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My Scandinavian bridesmaid’s roommate is a creep

My Scandinavian bridesmaid’s roommate is a creep
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Cary’s classic column from

He screwed my 17-year-old sister on my wedding night, and threatened to have my kneecaps broken!


Dear Cary,

I live in a Scandinavian country. I moved here a little over a year ago to be with my love and recently got married. Despite the difficulties of being from a different culture we have made some close friends. I have particularly become close to one young woman, and we spend a lot of time together, have a lot in common, and have become such good friends that I asked her to be a bridesmaid in my wedding.

My family and many of my close friends from the U.S. came over to be in the wedding, including my little sister who is 17 years old. On the night of the wedding my sister met my new and dear Scandinavian friend’s best friend of many years. He is a very good-looking and smooth-talking guy and sleeps with a different woman every night; at the time he met my sister he had a girlfriend (whom he had already cheated on and would cheat on again). He and my sister made out (running off to corners, etc.) all night long. At the end of the night as we were all leaving, my sister came to tell me that she was going home with him and with my friend (they are roommates).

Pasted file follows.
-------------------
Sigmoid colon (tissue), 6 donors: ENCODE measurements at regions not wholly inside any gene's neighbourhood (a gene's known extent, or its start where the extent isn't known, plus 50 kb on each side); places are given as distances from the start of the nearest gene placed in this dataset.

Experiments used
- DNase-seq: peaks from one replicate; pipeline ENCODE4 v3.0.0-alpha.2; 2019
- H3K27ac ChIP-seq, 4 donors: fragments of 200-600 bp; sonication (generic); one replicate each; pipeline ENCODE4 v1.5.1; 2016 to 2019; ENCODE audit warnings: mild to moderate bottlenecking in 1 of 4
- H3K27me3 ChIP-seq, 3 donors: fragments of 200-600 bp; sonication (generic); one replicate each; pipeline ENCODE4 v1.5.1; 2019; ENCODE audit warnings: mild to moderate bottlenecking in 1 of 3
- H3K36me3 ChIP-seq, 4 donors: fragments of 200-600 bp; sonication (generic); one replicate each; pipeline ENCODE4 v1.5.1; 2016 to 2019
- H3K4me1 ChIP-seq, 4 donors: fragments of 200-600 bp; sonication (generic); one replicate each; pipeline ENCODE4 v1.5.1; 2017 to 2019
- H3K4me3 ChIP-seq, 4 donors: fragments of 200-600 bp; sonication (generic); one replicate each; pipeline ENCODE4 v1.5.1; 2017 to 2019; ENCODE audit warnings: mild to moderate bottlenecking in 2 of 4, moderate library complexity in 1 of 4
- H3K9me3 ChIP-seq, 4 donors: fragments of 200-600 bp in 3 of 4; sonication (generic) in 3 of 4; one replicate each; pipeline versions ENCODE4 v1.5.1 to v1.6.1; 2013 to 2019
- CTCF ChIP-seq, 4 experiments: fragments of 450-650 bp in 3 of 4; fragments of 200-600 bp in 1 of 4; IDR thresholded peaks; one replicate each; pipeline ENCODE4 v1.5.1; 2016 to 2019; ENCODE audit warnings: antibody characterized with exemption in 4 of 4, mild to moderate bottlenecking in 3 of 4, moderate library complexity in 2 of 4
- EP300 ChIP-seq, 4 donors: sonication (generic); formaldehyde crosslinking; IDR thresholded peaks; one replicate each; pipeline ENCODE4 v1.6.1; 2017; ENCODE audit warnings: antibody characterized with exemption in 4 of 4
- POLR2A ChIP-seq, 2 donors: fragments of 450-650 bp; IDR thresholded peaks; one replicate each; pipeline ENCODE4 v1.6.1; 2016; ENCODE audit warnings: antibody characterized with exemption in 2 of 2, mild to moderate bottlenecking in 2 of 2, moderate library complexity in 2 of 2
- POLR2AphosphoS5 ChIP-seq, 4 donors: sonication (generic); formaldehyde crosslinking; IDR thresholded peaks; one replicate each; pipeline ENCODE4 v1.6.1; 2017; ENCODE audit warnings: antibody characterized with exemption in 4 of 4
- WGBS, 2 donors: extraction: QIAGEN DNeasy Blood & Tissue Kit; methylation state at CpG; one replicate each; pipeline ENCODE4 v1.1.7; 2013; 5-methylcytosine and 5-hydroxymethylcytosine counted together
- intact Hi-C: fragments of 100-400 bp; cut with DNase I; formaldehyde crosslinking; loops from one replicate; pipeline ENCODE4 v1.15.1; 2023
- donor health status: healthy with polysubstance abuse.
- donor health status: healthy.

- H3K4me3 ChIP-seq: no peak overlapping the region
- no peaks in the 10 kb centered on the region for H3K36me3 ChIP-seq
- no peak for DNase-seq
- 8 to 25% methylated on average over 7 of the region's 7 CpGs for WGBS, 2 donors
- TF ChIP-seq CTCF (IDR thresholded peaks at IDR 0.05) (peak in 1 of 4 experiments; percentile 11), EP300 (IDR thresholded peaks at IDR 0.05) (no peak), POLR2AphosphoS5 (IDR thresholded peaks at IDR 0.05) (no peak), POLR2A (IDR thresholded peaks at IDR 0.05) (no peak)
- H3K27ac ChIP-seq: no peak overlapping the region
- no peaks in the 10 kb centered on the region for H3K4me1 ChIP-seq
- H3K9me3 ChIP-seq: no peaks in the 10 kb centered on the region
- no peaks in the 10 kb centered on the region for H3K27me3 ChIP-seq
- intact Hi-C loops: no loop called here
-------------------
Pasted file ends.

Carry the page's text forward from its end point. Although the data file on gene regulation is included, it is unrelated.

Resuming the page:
I knew what was going to happen, and at that moment it made me feel sick. The wedding had been so beautiful. My family and my husband’s family had bonded, and all of the love between our families, ourselves and our friends and guests felt overwhelming. At the end of this kind of night the fact that my underage (but hardly virginal) little sister was going home with a man I knew (and she knew as well) to be a complete shark just felt like a very bad thing. I went to this man and told him, “Don’t sleep with my sister!” I did it in a very firm way, maybe even aggressive, but I did not swear at him and I did not shout. (Nor was I drunk; I had felt so stressed and had so little sleep leading up to the wedding that I made a conscious decision to drink very little.) He told me that I was being dirty, so dirty that if his father ever saw me he would have to break my kneecaps. (Yes, he said that, and not in a joking voice trying to diffuse the situation, but in a very angry voice!) When he said this it felt a bit like I had been slapped. I was standing there in my long white gown, in my veil, and had been told that, and I just felt it was very much over the line. I walked away from him and did not talk to him again that evening.